· 8 min read
Game industry trends to expect in 2024
As we enter the new year, the anticipation is high for the unfolding trends that are about to redefine how we create and play games—from AI seamlessly crafting entire game worlds to the ongoing rise of mobile gaming popularity, where developers refine strategies to extend engagement and enhance monetization, alongside their focus on diversity and sustainability.
AI keeps revolutionizing development dynamics
Traditionally, creating expansive open-world games with stunning graphics required large teams and significant time investments. But lately, AI is becoming a leader in a new era where even smaller studios and indie developers gain access to tools enabling the next generation of artwork. That includes the creation of entire worlds through procedural techniques, dynamic dialogue generation, or even players’ live avatar integration within the game.
These AI technologies are currently in their early stages, but the trajectory is clear – they will mature, become more efficient, and more cost-effective. A prime example is MidJourney, which launched just in mid-2022 and has undergone a remarkable evolution in a little over a year.
In 2024, we anticipate a surge in diverse AI-driven tools, followed by a learning curve of testing and optimization. Ultimately, as engines and open-source projects incorporate the best AI solutions, we can expect a standardization that propels game development into a realm of unprecedented possibilities.
Interconnected worlds with cross-platform play
In the realm of augmented and virtual reality, the expected launch of Apple Vision Pro in early 2024 is about to make waves. There are also speculations about the potential release of Apple Glass in 2025. Just as AI reshapes the software landscape of gaming, wearable technology is set to revolutionize the hardware dimension, paving the way for the metaverse.
For players, the impact will be revolutionary, especially as the metaverse opens doors to a more interconnected and immersive gaming experience. Players will be able to seamlessly transition between devices and environments, blurring the lines between virtual and real-world interactions. The gaming experience becomes more fluid, adaptive, and personalized, offering players flexibility and engagement like never before. In this light, developers will need to adopt a more holistic approach, considering various platforms and immersive environments during the design and development phases.
Such democratization of access will allow a broader spectrum of players to enjoy the interconnected and immersive gaming experience the metaverse offers, enhancing inclusivity and the overall gaming experience.
While mostly known for providing analytics to mobile games, GameAnalytics is also compatible with VR. Recently, we empowered studios like VRMonkey and HyperVR to build unforgettable immersive experiences.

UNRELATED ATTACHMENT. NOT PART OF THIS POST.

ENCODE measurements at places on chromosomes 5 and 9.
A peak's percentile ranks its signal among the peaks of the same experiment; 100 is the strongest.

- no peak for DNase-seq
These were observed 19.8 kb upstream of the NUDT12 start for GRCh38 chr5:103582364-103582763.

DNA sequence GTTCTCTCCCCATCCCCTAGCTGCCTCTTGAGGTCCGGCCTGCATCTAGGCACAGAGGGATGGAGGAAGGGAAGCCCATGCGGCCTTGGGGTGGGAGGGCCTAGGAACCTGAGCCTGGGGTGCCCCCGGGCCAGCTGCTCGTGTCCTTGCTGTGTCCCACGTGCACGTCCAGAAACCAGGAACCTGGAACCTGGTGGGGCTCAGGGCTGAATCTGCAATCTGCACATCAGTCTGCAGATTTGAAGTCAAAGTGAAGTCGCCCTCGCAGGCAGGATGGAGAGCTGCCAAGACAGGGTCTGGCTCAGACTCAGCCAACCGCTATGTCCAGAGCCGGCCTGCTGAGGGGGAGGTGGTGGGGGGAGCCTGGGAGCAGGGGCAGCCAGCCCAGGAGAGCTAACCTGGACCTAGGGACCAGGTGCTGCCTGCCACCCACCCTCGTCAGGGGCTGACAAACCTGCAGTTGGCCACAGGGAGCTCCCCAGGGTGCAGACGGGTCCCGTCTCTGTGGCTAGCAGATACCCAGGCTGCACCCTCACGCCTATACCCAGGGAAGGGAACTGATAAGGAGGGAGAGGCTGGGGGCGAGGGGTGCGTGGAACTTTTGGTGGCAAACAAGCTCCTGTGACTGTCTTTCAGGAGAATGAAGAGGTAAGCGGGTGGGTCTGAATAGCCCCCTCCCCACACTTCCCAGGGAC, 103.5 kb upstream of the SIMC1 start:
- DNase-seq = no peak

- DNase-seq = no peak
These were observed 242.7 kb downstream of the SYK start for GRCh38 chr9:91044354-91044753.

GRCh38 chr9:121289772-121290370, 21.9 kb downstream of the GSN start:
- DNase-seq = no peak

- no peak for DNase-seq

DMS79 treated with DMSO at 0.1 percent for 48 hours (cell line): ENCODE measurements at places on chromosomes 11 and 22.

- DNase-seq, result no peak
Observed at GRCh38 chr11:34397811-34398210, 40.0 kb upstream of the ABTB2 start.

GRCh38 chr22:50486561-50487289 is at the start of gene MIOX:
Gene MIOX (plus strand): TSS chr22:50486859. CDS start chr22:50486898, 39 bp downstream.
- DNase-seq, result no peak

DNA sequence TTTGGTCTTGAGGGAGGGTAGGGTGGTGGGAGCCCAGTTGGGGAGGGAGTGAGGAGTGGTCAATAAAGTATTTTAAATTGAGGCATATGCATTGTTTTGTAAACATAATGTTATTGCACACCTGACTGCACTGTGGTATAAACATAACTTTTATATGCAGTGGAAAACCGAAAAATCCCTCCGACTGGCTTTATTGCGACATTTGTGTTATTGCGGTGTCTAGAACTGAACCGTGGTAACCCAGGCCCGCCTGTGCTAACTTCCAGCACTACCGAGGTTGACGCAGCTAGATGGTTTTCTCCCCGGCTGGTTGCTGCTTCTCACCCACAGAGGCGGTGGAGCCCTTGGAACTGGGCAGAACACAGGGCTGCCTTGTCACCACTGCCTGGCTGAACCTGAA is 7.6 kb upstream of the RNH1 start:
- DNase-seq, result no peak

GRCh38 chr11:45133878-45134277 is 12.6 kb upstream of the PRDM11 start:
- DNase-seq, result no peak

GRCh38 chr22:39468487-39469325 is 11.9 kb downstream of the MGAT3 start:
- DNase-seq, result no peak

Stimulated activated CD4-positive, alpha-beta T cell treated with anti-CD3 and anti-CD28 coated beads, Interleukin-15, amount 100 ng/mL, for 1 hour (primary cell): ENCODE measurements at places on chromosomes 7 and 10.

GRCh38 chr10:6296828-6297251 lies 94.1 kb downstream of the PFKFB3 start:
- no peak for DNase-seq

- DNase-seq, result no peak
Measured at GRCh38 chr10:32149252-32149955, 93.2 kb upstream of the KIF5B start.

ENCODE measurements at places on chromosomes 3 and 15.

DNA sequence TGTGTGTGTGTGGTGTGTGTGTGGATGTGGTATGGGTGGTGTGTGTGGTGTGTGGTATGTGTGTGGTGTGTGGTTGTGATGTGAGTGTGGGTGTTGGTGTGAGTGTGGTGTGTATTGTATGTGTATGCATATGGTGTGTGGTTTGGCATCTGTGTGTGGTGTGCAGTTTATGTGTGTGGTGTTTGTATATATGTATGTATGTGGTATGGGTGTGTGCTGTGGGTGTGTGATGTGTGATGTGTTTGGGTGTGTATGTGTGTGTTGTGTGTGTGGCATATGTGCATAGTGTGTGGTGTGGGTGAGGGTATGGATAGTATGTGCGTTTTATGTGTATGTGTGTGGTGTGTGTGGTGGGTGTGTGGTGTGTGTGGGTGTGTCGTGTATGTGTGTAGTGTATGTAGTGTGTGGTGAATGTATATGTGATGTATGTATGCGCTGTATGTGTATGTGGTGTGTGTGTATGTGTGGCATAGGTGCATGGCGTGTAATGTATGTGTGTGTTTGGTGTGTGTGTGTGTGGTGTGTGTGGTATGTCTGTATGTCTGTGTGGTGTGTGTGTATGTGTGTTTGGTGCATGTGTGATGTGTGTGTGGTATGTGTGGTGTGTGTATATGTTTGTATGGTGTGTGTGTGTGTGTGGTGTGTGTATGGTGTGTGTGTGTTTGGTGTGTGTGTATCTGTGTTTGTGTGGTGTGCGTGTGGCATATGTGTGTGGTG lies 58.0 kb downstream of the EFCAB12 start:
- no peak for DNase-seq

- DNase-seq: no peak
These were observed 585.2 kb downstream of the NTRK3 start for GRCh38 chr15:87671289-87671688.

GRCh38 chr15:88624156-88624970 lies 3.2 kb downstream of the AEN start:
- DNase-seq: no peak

The evolution of cross-platform gaming
However, the cross-platform experiences we just described are more than a one-size-fits-all strategy – especially when it comes to hyper-casual games. While simpler titles may synchronize game progression saves across platforms, “the devil” lies in mobile studios expanding their footprint to consoles and PCs. Homa Games venturing into the console realm or some of the top Steam games that recently came from Roblox experiences are great examples of this cross-platform expansion trend gaining momentum. As mobile studios broaden their horizons to include other devices, we witness a paradigm shift in accessibility and engagement. On top of this, such a move will also call for exploring new revenue streams.
NOTE: The convergence extends both ways, as seen with Ubisoft’s upcoming release, Assassin’s Creed Jade, exclusively for mobile, signaling a reciprocal blending of platforms.
Mobile gaming will thrive with these changes
According to Statistica, mobile gaming still does and will continue rising. The company predicts we’ll see a 10% increase in revenue in 2024. It’s only natural as smartphones are convenient and accessible, opening up gaming to a vast audience. Wearable technology and cross and multi-platform play will boost this even further.
But there will be challenges. With new devices and opportunities, developers will have to (re)consider their assumptions around playtime, successful mechanics, and game design choices. They’ll need to research and dig into the data to ensure they’re quickly learning what works and what doesn’t.
Catering to their needs, we designed GameAnalytics to empower developers in their games and app creation journey no matter the circumstances. Compatible with mobile, PC, console, and VR/AR, our analytics help you understand players’ behavior patterns, spot design errors, and optimize your game to boost engagement.
The rise of independent app stores